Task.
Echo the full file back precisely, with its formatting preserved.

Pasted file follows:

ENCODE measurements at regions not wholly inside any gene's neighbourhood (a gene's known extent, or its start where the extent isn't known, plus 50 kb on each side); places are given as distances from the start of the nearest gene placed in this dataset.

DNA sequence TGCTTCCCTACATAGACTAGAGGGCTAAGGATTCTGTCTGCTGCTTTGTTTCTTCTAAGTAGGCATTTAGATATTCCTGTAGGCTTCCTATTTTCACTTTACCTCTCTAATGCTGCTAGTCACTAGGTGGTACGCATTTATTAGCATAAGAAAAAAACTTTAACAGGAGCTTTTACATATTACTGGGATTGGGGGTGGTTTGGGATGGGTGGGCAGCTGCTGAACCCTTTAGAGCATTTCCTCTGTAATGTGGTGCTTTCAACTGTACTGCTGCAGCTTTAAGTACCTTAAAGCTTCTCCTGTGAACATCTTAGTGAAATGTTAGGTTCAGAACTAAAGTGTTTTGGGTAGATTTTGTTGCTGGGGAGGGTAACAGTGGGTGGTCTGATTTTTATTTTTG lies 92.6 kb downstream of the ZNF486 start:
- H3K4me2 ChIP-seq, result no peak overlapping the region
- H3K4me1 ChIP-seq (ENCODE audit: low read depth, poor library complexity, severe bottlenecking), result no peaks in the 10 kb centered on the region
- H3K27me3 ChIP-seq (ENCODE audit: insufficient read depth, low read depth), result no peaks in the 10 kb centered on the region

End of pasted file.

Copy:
ENCODE measurements at regions not wholly inside any gene's neighbourhood (a gene's known extent, or its start where the extent isn't known, plus 50 kb on each side); places are given as distances from the start of the nearest gene placed in this dataset.

DNA sequence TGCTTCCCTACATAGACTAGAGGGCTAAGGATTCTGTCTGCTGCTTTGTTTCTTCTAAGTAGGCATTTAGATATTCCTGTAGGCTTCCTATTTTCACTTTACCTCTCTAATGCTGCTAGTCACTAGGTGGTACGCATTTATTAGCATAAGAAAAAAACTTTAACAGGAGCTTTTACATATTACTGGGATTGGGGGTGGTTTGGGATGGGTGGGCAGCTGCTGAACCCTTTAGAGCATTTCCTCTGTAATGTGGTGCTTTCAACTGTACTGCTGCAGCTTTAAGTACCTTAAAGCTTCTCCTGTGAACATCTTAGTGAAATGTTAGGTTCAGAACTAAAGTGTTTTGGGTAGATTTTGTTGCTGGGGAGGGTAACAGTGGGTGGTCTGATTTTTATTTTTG lies 92.6 kb downstream of the ZNF486 start:
- H3K4me2 ChIP-seq, result no peak overlapping the region
- H3K4me1 ChIP-seq (ENCODE audit: low read depth, poor library complexity, severe bottlenecking), result no peaks in the 10 kb centered on the region
- H3K27me3 ChIP-seq (ENCODE audit: insufficient read depth, low read depth), result no peaks in the 10 kb centered on the region